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French riot police. Photo: Mustafa Yalcin/Anadolu Agency/Getty Images

One of the biggest stories in the energy world right now is the fallout after French President Emmanuel Macron caved on new motor fuel taxes, suspending their implementation for six months after rioters flooded Paris.

Why it matters: I'm not an expert in French politics and won't pretend to understand all the dynamics at play here. But, the tumult at least partially signals the challenge of carbon pricing and raising fuel costs as a way to combat global warming, even as pricing regimes expand to more places.

Driving the news: There's a race underway to define what just happened — and some misinformation is flying around already.

  • Yesterday afternoon, as Axios' Khorri Atkinson noted, President Trump inaccurately tweeted that Macron's decision signals his agreement that the Paris climate deal is "fatally flawed."

But, but, but: While Trump is wrong about Macron's posture, it's true that the French mess can't be untethered from climate policy.

  • "Leaders in the United States, Canada, Australia and elsewhere have found their carbon pricing efforts running into fierce opposition," the Washington Post pointed out last night.

Where it stands: Conservatives have seized on the French action as activists on the right celebrate Macron's retreat.

  • Just before Macron backed off, Americans for Tax Reform circulated this piece from the Wall Street Journal's conservative editorial page.
  • It calls the French protests part of a wider global pushback against carbon pricing — including the election-day failure of a proposed CO2 tax in Washington state.

The big picture: A recent OECD report I covered here gets to the challenge of carbon pricing as a policy tool, with a summary starkly concluding:

"[T]oday’s carbon prices — while slowly rising — are still too low to have a significant impact on curbing climate change."
  • Macron's fuel tax retreat arrives as advocates of carbon taxes in the U.S. are trying to chip away at the overwhelming political resistance to the idea among GOP lawmakers.
  • This includes the Climate Leadership Council (CLC), a group aligned with several Republican elder statesmen.

What they're saying: "The events in Paris reinforce the importance of rebating carbon fee revenue directly to the public, which is not only the most equitable option, but also the most popular," CLC's Greg Bertelsen tells Axios.

  • Noah Kaufman, an economist with Columbia University's Center on Global Energy Policy, summed up the recent news this way:
"[I]t’s another setback for any policy that increases energy costs, which unfortunately includes just about every serious climate policy," he said in an email exchange last night."The nice thing about carbon pricing is that the revenues can be used to offset these increases in energy costs. But France wasn’t planning to use the revenue for that purpose."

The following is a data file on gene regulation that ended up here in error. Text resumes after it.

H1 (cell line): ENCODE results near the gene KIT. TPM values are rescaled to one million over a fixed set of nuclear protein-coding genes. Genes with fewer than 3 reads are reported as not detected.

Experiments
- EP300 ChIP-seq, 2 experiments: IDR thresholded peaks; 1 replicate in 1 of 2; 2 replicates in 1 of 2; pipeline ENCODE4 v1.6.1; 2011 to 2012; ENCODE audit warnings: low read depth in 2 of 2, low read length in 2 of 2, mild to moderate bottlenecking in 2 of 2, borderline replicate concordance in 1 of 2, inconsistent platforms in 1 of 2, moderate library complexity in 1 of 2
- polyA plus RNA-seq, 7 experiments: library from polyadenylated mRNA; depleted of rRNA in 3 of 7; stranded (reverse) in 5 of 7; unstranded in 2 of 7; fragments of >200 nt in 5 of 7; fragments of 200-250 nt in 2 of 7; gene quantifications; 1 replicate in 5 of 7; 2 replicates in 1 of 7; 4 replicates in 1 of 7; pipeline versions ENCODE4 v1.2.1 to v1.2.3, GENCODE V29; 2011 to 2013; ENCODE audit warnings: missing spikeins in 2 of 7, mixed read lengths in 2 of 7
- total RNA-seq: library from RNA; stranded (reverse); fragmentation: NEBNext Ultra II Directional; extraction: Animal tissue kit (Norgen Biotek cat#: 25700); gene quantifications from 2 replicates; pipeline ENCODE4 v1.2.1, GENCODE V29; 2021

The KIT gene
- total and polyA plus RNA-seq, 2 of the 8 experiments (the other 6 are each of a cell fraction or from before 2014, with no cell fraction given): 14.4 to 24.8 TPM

Meanwhile, some experts and advocates are also cautioning against drawing wider conclusions about what happened overseas.

  • This Twitter thread from the Niskanen Center's Jerry Taylor, for instance, points out the big difference in fuel prices between France and the U.S. And we've got more on that just below, too.

Go deeper:

Go deeper

The front-runners for Biden's Supreme Court pick

Judge Kentaji Brown Jackson (left) and Justice Leondra Kruger (right) Tom Williams-Pool/Getty Images and Lonnie Tague, US Department of Justice

Two highly accomplished Black female judges — Ketanji Brown Jackson, a judge on the D.C. Circuit Court of Appeals; and Leondra Kruger, a justice on the California Supreme Court — are seen as the early front-runners to replace retiring Supreme Court Justice Stephen Breyer.

The big picture: Jackson is a powerful federal judge with a record that progressives feel they can trust. Kruger was a highly regarded litigator and has carved out a reputation for working well with conservative judges.

Fed: Rate hikes are near

The Federal Reserve's headquarters building. Photo: Anna Moneymaker/Getty Images

The Federal Reserve is on track to raise its main target interest rate in mid-March, as Chair Jerome Powell pledged to be "humble and nimble" in adapting policy to a fast-changing economy.

Why it matters: Fed leaders are looking to choke off inflation by raising interest rates in the near future, but keeping its options open for how fast and far the effort will go.

How long it’s taken to confirm Supreme Court justices

Expand chart
Data: Axios research, U.S. Supreme Court, Supreme Court Historical Society; Chart: Jacque Schrag/Axios

It takes a U.S. president an average of 70 days from the date a Supreme Court seat is vacated to nominate a replacement, according to data from the Supreme Court Historical Society.

Why it matters: With news outlets reporting liberal Supreme Court Justice Stephen Breyer's plans to retire, Democrats will be looking to confirm President Biden's nominee with enough time to refocus the national political debate ahead of the midterms.